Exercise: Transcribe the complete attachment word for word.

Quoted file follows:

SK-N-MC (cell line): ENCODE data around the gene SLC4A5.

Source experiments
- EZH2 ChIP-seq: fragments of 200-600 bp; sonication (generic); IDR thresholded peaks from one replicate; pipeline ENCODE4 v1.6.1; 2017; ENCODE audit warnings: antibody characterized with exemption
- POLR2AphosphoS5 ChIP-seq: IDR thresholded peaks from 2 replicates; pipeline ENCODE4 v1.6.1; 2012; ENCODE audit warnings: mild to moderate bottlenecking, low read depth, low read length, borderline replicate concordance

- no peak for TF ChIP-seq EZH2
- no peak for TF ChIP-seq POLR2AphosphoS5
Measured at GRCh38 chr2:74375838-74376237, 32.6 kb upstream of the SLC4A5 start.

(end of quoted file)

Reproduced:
SK-N-MC (cell line): ENCODE data around the gene SLC4A5.

Source experiments
- EZH2 ChIP-seq: fragments of 200-600 bp; sonication (generic); IDR thresholded peaks from one replicate; pipeline ENCODE4 v1.6.1; 2017; ENCODE audit warnings: antibody characterized with exemption
- POLR2AphosphoS5 ChIP-seq: IDR thresholded peaks from 2 replicates; pipeline ENCODE4 v1.6.1; 2012; ENCODE audit warnings: mild to moderate bottlenecking, low read depth, low read length, borderline replicate concordance

- no peak for TF ChIP-seq EZH2
- no peak for TF ChIP-seq POLR2AphosphoS5
Measured at GRCh38 chr2:74375838-74376237, 32.6 kb upstream of the SLC4A5 start.